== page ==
Precision can be thought of as “of the things we predict positive, what fraction of those are correct?”

Recall is defined as the number of true positives divided by the sum of true positives and false negatives.  False negatives are cases predicted negative but actually positive.  Thus, recall can be thought of as “of the actual number of positive results, what fraction did we predict correctly?”


You can see that depending on what is important to you, you may put more emphasis on precision or on recall.  Another metric is defined as sort of an average of both of these, called F1, and is the ratio:


To evaluate the methods, we organized the results into surface plots for each date bin.  Here is an example of Recall (as a percent) evaluated on test data for 15-day cutoff (the vertical scale is inverted to show the features of the surface, and most methods are not explicitly shown on the axis for clarity). 


* all method names not shown for clarity

It may be surprising that there are large differences between the methods used.  In the figure above, we can see that there are several methods towards the upper right that have markedly poorer Recall for some numbers of clusters (keeping in mind the inverted scale).  We can also see there are many methods that generate peaks (inverted) across most of the data (these appear as troughs in the figure), and those that are poorer across most of the data.  To better compare across the time scales, we filtered the data for the best performing methods.  The filter was created using the average performance metric across all clusters and including only those methods above a threshold, to view the top 10-15 methods for each date.  The picture for the same 15-day cutoff looks a bit different after filtering (here the vertical scale is not inverted, so higher values are better).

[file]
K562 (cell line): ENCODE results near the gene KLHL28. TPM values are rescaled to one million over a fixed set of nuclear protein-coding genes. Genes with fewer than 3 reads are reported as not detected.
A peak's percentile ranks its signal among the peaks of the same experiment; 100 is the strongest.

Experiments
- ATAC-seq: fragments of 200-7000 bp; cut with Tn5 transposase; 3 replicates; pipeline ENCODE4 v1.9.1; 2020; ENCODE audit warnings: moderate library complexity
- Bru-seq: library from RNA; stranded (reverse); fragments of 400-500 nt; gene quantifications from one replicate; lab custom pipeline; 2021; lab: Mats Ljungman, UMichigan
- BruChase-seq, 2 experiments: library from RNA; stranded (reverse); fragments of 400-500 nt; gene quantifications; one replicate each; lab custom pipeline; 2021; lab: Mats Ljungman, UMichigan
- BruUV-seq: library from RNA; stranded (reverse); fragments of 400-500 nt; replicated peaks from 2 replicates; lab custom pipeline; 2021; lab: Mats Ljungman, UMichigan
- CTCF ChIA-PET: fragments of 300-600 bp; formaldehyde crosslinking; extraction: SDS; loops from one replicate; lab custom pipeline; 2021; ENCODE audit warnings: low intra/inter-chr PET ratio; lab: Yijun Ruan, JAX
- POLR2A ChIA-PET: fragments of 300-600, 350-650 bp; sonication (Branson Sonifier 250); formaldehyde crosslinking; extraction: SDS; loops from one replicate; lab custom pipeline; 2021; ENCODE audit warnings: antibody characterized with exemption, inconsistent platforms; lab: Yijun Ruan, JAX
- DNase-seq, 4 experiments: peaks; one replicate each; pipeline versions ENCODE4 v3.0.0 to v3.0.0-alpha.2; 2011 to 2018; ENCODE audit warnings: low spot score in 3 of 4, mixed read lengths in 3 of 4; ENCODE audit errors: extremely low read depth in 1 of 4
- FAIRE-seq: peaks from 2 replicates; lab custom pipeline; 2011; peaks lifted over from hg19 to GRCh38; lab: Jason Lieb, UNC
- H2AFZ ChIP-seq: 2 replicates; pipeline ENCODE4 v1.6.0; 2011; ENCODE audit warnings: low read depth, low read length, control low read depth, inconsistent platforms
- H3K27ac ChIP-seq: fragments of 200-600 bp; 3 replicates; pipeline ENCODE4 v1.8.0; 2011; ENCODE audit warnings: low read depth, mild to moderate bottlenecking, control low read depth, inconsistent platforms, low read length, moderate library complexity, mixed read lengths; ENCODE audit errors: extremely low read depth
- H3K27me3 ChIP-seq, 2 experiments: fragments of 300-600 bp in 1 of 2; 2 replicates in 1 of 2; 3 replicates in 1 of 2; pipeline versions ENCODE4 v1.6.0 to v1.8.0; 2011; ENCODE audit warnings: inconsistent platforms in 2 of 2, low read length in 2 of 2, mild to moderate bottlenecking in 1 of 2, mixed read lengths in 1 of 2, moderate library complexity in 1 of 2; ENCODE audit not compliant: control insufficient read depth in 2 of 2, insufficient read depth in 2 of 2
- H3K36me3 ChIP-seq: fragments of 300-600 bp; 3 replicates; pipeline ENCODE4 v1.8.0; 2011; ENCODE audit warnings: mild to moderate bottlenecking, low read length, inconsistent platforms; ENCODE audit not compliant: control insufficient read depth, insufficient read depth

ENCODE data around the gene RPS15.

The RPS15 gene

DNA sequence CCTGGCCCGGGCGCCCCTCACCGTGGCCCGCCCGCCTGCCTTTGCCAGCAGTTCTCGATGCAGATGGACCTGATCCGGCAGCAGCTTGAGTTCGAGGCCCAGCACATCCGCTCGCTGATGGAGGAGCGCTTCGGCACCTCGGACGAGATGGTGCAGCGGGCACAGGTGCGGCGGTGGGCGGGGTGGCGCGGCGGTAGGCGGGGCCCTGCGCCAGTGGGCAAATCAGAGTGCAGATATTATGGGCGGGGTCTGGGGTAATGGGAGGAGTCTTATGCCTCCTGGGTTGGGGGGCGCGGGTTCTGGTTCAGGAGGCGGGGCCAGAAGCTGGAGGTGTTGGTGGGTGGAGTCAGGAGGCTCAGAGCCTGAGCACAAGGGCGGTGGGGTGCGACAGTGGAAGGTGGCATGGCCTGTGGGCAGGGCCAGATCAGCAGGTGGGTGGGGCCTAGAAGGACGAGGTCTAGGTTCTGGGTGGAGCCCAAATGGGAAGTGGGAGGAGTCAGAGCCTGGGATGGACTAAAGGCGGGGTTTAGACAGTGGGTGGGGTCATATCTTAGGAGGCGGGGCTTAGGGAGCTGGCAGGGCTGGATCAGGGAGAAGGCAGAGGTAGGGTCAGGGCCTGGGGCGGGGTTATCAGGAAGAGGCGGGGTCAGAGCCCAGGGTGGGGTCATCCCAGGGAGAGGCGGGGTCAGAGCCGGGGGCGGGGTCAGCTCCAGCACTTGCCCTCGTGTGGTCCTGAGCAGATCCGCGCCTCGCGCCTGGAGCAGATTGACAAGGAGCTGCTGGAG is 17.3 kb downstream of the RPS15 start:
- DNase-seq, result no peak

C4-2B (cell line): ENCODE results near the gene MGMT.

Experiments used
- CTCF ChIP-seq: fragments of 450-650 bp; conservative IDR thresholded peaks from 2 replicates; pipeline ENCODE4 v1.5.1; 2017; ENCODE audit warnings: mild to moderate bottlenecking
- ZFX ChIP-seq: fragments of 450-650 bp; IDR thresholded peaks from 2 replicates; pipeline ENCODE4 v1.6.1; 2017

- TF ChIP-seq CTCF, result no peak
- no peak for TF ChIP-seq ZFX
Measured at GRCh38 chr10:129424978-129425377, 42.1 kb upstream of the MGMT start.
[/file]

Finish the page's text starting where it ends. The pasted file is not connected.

Analyzing all the results it is interesting that some methods seem to produce good results in some date ranges and not others.  We took the view that there isn’t an argument for why that is the case, and so we wanted to select final methods that appeared the most robust.  Looking across the test data results and averaging the F1 metric across the date buckets and number of clusters results in the following.  The following figure averages the results for 15, 30, and 45 days, where performance is generally poorer (because most customers tend to reorder eventually, as we move to longer date cutoffs, in general we see better prediction performance since it becomes progressively more likely a reorder will occur).


For reference, here is what the F1 metric looks like for all methods for the test data.


We see that there is about a 10% difference between the best and worst methods, and that most methods are very similar in this metric.  We can also see that some methods or distance metrics seem to perform better—for instance the Canberra distance appears often in the best performing cases.  There are some subtleties we should address.  If we look at the filtered methods in detail at each date cutoff, we see that in certain instances one of the metrics may be 0; in this case it indicates we are predicting 0 positive values when there are actual positives.  For the test data, this looks as follows for the 10 best performing method.


What we can see here is that in general, the number of clusters isn’t very important for the best performing methods, but that some methods are slightly worse in certain regions when we look at the detail.  In fact, the differences are greater for the data set as a whole, but we have already filtered the “top” methods by choosing the best average F1 performers.  In particular, we want to narrow down the methods if possible—to this end, the same methods filtered from test results will be used to look at the performance on the validation data.  Because we are using performance on the test data to choose the methods, we are essentially optimizing “hyperparameters” of cluster number, cluster method, and distance method to the test data.  Therefore, it is important to have the other held out validation data and use that for final evaluation.  If the validation step is omitted, there is a risk the method may not generalize to new data as expected.

Here are the results for the same “best” methods for the validation data, followed by the full results.